The Supplementary Fig. S4 and Table 1 show that thermal stabilities of the proteins determined in PBS by differential scanning calorimetry (DSC) analysis ranged from 85.5 °C (Sac7e) up to 100 °C (Sto7). With an average temperature of 92.5 °C, these results show that all studied members from this family of proteins are hyperthermostable. DSC scans were characteristic of cooperative unfolding, indicating that variants were well folded. However, two behaviors were observed at high temperature. Mse7 and Mcu7 showed an irreversible unfolding, while all the other proteins showed no sign of aggregation after Tm was reached.

Discussion

All the proteins produced were shown to be monomeric, with a native fold, and highly pH- and thermally-stable. They were able to bind various dsDNA sequences in PBS with affinities similar to those reported for Sac7d and Sso7d using similar buffers18,19 with a preference for sequences containing G/C bases. However, some interesting differences between proteins could be observed.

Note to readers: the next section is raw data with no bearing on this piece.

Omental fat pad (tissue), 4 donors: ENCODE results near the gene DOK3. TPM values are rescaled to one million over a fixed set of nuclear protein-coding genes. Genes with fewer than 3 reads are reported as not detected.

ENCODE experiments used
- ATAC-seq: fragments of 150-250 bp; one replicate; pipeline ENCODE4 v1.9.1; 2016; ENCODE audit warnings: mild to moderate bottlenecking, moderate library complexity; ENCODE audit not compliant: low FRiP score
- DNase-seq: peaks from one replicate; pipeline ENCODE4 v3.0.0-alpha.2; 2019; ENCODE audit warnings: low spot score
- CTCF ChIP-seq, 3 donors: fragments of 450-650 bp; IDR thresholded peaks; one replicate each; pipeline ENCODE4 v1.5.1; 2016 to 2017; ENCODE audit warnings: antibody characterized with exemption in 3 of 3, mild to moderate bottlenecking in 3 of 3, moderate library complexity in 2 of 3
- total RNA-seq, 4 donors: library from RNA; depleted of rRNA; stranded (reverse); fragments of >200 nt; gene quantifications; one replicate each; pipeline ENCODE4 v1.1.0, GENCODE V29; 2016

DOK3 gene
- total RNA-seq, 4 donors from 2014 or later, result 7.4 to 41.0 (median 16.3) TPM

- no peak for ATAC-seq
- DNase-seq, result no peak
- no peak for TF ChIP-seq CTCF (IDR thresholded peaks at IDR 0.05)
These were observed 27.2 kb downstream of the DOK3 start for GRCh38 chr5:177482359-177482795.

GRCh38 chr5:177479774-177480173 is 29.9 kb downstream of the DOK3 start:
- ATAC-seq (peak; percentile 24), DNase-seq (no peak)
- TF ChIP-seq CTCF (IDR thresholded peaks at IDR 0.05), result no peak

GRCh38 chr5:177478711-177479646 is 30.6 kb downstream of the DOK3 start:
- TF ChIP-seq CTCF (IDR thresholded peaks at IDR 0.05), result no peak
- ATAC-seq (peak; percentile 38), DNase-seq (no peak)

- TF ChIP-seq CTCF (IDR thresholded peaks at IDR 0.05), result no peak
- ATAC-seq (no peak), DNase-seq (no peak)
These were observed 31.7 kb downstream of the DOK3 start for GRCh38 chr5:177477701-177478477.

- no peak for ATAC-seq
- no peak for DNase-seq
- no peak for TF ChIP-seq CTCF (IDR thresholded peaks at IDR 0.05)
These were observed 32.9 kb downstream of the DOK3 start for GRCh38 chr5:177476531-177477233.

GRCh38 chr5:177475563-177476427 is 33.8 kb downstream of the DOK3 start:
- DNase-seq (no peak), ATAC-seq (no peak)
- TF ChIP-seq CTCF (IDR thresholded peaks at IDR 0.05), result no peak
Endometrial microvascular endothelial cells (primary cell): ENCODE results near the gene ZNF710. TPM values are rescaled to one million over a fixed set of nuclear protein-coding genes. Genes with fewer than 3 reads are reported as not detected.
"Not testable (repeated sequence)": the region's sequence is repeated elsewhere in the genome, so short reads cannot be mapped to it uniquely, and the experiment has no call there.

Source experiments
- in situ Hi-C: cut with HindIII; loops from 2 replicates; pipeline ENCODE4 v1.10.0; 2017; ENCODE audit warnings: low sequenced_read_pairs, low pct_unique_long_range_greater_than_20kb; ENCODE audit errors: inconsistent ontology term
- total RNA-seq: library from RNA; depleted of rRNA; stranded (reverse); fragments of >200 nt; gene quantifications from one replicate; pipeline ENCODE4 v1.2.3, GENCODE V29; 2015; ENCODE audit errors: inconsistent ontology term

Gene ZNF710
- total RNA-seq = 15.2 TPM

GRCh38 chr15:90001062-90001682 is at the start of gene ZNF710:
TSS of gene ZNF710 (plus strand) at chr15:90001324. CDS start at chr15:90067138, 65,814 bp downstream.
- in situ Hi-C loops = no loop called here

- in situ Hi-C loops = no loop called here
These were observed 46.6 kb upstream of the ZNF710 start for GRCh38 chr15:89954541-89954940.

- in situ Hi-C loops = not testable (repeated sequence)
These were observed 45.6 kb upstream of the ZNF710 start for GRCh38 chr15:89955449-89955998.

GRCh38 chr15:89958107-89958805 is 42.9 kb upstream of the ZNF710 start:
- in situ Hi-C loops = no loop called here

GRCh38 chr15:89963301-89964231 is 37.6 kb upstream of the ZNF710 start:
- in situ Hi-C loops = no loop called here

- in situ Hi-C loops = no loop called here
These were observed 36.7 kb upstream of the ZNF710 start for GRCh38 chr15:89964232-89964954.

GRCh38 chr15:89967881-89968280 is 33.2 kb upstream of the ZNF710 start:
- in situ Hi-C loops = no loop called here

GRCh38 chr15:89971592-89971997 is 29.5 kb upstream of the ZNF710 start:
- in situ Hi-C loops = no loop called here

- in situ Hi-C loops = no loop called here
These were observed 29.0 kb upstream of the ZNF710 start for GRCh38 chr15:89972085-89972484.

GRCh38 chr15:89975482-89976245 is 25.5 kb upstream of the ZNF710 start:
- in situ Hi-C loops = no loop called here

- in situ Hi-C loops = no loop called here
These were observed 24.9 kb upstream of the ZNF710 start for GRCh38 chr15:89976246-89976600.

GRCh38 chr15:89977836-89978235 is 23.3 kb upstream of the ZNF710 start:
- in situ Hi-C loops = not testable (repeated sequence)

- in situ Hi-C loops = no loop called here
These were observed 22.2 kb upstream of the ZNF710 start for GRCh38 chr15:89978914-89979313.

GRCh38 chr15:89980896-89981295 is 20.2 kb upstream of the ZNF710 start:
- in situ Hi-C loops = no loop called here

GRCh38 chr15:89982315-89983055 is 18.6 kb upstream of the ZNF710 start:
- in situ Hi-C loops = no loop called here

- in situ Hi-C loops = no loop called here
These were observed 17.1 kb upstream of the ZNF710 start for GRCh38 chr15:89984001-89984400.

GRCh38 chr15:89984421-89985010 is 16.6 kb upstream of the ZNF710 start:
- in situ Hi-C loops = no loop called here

Despite the fact that all the sixteen residues known to be involved in DNA recognition16,17,29 are strictly conserved among the studied chromatin proteins, reflecting a strong selection pressure to maintain this function in the Sulfolobales order, variations could be observed for their dsDNA binding properties. For instance, according to fluorescence measurements, Ssh7b and Sac7e display the lowest and highest affinities of 22 ± 1 μM and 11 ± 1 μM, respectively. This is also seen with EMSA experiments for which Ssh7b is the only protein not showing a clear binding at 2.5 μM dsDNA, while Sac7e shows the strongest migration shift for 0.625 μM dsDNA. This could not be explained by an electrostatic effect, as we did not find a correlation between the affinities and the number of charges, which is quite homogeneous with a net charge of +7.8 ± 0.7 at pH 7.4 for all studied proteins. No correlation was found between helix and polypeptide chain lengths and affinities either. Ssh7b can be considered as a double mutant of Sis7b and Sso7d (V2T/E14Q and V2A/T17I, respectively, using Sac7d numbering), and a triple mutant of Sis7a and Ssh7a (V2T/E14Q/T17I and V2A/E14Q/T17I, respectively). The KD values for Sis7a (15 ± 2 μM), Sis7b (16 ± 1 μM), Ssh7a (18 ± 2 μM) and Sso7d (17 ± 1 μM) are not significantly different, but are collectively significantly lower than that of Ssh7b (22 ± 1 μM). These observations suggest that the mutations E14Q and T17I alone are not responsible for the affinity variations, while their combination with position 2 seems to be important for affinity. However, other proteins with a valine in position 2, such as Sto7, display higher affinities. This highlights that variations of affinities in these small proteins are probably the result of slight readjustments in the structure induced by residue substitutions which are not being in direct contact with the ligand, the so called “second sphere” residues, as it was observed in other proteins such as antibodies30. Further mutagenesis and crystal structure studies will be needed to decipher the role of each position to fine-tune affinity. This study also shows that the three genes encoding 7 kDa DNA-binding proteins (Aho7a, Aho7b, and Aho7c) in Acidianus hospitalis are functional, as it was reported for the variants of Sulfolobus acidocaldarius and Sulfolobus shibatae3,6. These genes are probably resulting from duplication events, and further strengthen the idea that these chromatin proteins are important for the Sulfolobales order.